A review is taken of the progress of the cause during the past year—of the political and Christian Anti-Slavery Conventions that have been held in different parts of the country—of the spirited resolutions and addresses that have been adopted—and of the elevated tones that have characterized these proceedings. The Report states that Anti-Slavery religious bodies have taken higher ground, and that political conventions have adopted sounder principles. Nominations by the free democracy have been made in all the free and in several of the slave States.

  Encouraging statements are made respecting the cause of free missions and of the formation of a new Book and Tract Society; of the increase of Anti-Slavery newspapers; of the fact that while the secular press is becoming more and more out-spoken on the subject on the subject of emancipation, the pro-slavery, religious and secular press at the North coincide, more than heretofore, with the southern papers that defend Slavery as a Bible institution. It is said that a vast amount of Anti-Slavery matter is contained at the present time, in many of the leading newspapers of the country, and that there has been a very great increase of readers of Anti-Slavery literature. There are indications of a more reasonable spirit in several southern newspapers, a greater disposition to discuss the subject of Slavery in them in its economical and moral bearings, and a willingness to make admissions favorable to the Anti-Slavery side of the question.

  . . .

  After the singing of an appropriate hymn called "A Prayer for the Slave," the Chairman introduced to the audience FREDERICK DOUGLASS, Esq., who was greeted with loud applause and proceeded to speak as follows:

  . . .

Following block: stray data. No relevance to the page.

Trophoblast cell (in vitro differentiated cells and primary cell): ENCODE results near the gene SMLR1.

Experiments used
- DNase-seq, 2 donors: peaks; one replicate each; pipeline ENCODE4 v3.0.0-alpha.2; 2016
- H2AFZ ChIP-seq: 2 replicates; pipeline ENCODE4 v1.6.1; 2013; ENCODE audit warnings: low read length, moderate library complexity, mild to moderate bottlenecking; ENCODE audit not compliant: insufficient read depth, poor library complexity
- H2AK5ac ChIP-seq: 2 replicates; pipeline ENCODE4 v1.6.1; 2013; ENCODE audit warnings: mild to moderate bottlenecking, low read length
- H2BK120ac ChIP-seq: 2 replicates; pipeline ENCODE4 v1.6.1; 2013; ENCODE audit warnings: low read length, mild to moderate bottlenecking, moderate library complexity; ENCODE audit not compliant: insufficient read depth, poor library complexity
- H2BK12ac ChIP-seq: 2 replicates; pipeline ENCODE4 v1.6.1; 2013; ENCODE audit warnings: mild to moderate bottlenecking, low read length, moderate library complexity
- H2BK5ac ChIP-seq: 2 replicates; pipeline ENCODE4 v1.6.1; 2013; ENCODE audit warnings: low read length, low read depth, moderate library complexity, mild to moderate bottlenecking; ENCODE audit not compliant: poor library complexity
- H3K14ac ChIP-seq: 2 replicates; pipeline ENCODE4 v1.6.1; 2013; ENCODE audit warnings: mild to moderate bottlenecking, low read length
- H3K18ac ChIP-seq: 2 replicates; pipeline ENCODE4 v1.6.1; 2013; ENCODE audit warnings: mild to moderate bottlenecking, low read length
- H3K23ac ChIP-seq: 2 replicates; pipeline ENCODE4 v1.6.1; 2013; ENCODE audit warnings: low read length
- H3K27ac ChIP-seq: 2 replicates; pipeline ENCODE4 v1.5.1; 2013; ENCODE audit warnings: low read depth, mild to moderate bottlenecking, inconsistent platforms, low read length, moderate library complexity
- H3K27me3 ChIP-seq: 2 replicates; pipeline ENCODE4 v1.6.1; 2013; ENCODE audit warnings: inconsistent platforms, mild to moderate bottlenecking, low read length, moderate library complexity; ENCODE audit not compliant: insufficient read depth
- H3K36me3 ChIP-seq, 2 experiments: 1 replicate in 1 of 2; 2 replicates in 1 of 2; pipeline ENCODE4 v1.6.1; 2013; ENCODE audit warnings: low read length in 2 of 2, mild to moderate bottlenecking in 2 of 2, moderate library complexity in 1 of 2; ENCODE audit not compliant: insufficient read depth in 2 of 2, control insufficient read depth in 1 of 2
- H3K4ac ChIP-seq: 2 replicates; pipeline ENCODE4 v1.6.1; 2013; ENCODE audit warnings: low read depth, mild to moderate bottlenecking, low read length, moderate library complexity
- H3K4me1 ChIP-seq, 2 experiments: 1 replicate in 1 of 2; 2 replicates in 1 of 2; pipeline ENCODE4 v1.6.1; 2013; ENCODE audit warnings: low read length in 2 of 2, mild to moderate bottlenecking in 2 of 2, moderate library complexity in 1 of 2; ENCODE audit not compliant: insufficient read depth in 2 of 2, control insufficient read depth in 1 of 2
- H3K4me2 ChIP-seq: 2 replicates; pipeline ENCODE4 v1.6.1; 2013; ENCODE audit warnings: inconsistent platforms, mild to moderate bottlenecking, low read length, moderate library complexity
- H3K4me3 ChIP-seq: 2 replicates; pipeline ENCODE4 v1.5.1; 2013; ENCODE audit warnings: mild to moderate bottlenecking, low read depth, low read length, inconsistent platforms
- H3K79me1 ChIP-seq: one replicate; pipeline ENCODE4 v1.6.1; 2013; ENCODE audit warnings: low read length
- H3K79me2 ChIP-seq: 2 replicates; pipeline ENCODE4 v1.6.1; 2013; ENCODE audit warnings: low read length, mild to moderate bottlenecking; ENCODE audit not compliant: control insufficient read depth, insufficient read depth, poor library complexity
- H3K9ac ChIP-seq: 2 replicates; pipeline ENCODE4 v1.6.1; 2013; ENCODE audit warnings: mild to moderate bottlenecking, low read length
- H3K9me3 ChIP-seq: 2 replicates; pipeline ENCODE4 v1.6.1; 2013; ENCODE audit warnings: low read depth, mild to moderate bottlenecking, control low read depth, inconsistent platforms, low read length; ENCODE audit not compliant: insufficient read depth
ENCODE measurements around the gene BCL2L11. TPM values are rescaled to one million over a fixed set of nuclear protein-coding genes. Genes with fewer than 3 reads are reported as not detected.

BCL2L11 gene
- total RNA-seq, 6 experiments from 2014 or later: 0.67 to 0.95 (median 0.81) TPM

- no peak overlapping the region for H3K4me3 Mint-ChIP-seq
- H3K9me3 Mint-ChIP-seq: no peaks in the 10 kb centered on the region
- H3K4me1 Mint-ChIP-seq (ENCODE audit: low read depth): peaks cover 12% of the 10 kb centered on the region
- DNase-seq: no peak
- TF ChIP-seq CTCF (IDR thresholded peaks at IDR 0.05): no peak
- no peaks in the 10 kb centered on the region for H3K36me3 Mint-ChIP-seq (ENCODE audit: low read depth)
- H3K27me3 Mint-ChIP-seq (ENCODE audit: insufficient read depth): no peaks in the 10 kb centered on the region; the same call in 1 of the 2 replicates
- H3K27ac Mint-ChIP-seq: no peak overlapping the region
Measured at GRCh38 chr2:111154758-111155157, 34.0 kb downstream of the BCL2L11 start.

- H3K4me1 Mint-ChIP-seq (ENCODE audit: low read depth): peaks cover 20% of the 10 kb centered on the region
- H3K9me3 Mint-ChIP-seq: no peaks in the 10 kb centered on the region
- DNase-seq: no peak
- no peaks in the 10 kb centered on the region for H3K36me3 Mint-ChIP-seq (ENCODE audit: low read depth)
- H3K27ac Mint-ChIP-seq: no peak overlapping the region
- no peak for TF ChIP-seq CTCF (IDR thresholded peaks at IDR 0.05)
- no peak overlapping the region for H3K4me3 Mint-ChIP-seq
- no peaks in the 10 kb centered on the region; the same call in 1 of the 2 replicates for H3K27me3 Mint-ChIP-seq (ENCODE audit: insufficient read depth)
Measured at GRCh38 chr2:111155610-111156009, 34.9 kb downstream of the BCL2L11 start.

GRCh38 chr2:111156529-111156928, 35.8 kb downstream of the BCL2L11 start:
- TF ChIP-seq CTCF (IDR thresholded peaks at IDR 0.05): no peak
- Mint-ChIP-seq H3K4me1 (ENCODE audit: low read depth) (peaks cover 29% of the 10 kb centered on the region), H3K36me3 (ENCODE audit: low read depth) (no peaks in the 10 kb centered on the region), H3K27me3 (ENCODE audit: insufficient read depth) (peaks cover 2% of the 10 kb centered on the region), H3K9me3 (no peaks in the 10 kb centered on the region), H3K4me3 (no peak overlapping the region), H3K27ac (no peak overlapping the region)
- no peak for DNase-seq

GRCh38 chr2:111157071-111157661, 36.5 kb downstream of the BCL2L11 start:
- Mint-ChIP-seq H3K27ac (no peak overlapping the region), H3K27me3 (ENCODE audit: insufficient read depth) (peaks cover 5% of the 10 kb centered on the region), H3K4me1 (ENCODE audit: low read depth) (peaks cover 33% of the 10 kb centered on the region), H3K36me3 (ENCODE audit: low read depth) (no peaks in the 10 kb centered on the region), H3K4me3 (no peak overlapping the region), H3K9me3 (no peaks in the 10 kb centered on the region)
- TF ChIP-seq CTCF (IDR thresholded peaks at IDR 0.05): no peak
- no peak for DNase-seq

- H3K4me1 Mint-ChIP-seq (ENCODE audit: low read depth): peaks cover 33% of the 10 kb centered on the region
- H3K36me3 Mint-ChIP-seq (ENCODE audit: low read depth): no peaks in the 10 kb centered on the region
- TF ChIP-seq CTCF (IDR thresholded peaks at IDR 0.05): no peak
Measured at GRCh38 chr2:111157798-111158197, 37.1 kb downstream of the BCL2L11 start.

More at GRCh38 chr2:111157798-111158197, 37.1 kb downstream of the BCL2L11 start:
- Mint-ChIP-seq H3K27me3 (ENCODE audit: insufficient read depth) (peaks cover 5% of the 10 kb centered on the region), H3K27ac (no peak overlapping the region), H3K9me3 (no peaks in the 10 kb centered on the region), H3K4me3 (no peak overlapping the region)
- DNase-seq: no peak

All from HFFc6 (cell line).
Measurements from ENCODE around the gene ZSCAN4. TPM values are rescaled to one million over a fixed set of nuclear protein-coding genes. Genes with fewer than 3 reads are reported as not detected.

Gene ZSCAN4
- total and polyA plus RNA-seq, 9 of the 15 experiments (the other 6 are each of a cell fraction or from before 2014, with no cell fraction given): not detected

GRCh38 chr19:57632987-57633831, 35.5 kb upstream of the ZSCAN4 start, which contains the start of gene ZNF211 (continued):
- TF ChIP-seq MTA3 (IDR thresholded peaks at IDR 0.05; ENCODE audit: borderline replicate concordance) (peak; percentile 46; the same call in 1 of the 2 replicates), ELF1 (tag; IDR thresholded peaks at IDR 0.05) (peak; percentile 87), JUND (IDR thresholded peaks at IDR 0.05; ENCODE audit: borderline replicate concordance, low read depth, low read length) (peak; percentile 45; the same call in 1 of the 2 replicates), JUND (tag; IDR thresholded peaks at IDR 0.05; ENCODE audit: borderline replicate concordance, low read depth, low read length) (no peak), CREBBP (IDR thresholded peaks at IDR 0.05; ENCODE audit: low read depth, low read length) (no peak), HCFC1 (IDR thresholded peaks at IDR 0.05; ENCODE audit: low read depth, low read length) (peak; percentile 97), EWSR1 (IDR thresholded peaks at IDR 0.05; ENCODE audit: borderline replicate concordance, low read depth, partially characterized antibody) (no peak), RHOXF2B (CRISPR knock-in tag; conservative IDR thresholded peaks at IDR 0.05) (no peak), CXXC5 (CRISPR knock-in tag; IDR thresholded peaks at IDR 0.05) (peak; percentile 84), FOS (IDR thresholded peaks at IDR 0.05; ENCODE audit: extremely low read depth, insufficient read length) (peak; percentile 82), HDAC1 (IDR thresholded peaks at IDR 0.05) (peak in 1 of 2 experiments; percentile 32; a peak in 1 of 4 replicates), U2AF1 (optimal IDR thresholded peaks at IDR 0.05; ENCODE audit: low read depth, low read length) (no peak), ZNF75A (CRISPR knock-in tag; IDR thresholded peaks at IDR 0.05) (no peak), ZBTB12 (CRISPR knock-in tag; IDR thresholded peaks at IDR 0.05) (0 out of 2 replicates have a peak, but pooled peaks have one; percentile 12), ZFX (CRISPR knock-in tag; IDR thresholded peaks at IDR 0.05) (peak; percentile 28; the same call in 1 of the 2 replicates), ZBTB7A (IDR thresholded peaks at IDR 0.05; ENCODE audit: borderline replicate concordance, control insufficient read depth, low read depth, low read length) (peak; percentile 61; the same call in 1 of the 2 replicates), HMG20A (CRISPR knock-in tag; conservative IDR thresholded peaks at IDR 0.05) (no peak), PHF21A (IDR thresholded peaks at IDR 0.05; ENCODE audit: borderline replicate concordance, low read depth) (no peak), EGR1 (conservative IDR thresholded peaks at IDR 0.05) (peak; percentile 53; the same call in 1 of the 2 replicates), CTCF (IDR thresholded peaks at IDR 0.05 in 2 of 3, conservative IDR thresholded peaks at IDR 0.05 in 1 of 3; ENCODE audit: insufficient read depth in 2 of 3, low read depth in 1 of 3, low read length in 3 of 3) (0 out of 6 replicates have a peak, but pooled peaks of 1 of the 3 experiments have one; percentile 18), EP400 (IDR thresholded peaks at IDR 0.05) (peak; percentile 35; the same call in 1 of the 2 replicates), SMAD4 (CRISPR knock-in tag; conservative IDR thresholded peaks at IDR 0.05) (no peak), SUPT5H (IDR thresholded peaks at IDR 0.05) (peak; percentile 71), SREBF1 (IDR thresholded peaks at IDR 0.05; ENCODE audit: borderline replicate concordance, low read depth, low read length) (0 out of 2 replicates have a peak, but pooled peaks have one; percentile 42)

Again: The prospect, Sir, of putting down this discussion is anything but flattering at the present moment. I am unable to detect any signs of the suppression of this discussion. I certainly do not see it in this crowded assembly—nor upon this platform—nor do I see it in any direction. Why, Sir, look all over the North; look South—look at home—look abroad—look at the whole civilized world—and what are all this multitude doing at this moment? Why, Sir, they are reading "UNCLE TOM'S CABIN": and when they have read that, they will probably read "THE KEY TO UNCLE TOM'S CABIN—a key not only to the Cabin, but, I believe, to the slave's darkest dungeon. A nation's hand, with that key, will unlock the slave-prison to millions. Then look at the Authoress of "Uncle Tom's Cabin." There is nothing in her reception abroad which indicates a declension of interest in the great subject which she has done so much to unfold and illustrate. The sending of a Princess on the shores of England would not have produced the same sensation. I take it, then, that the Slavery party will find this item of their programme the most difficult of execution, since it is the voice of all experience that opposition to agitation is the most successful method of promoting it. Men will write—men will read—men will think—men will feel—and the result of all this is, men will speak; and it were as well to chain the lightning as to repress the moral convictions and humane promptings of enlightened human nature. Herein, sirs, is our hope. Slavery cannot bear discussion; it is a matter of darkness; and, as Junius said of the character of Lord Gramby, "it can only pass without censure, as it passes without observation." The second cardinal object of this party, viz: The expatriation of the free colored people from the United States, is a very desirable one to our enemies—and we read, in the vigorous efforts making to accomplish it, an acknowledgment of our manhood, and the danger to Slavery arising out of our presence. Despite the tremendous pressure brought to bear against us, the colored people are gradually increasing in wealth, in intelligence and in respectability. . . . Hence the desire to get rid of us. But, Sir, the desire is not merely to get us out of this country, but to get us at a convenient and harmless distance from Slavery. And here, Sir, I think I can speak as if by authority for the free colored people of the United States. The people of this Republic may commit the audacious and high-handed atrocity of driving us out of the limits of their borders. They may virtually confiscate our property; they may invade our civil and personal liberty, and render our lives intolerable burdens, so that we may be induced to leave the United States; but to compel us to go to Africa is quite another thing. Thank God, the alternative is not quite so desperate as that we must be slaves here, or go to the pestilential shores of Africa. Other and more desirable lands are open to us. . . . Sir, I am not for going anywhere. I am for staying precisely where I am, in the land of my birth. But, Sir, if I must go from this country—if it is impossible to stay here—I am for doing the next best, and that will be to go to wherever I can hope to be of most service to the colored people of the United States. . . . Let not the colored man despair then. Let him remember that a home, a country, a nationality, are all attainable this side of Liberia. But for the present the colored people should stay just where they are, unless where they are compelled to leave. I have faith left yet in the wisdom and the justice of the country, and it may be that there are enough left of these to save the nation. . . . Now, Sir, I had more to say on the encouraging aspects of the times, but the time fails me. I will only say, in conclusion, greater is he that is for us, than they that are against us, and though labor and peril beset the Anti-Slavery movements so sure as that a God of mercy and justice is enthroned above all created things, so sure will that cause gloriously triumph. (Great applause.)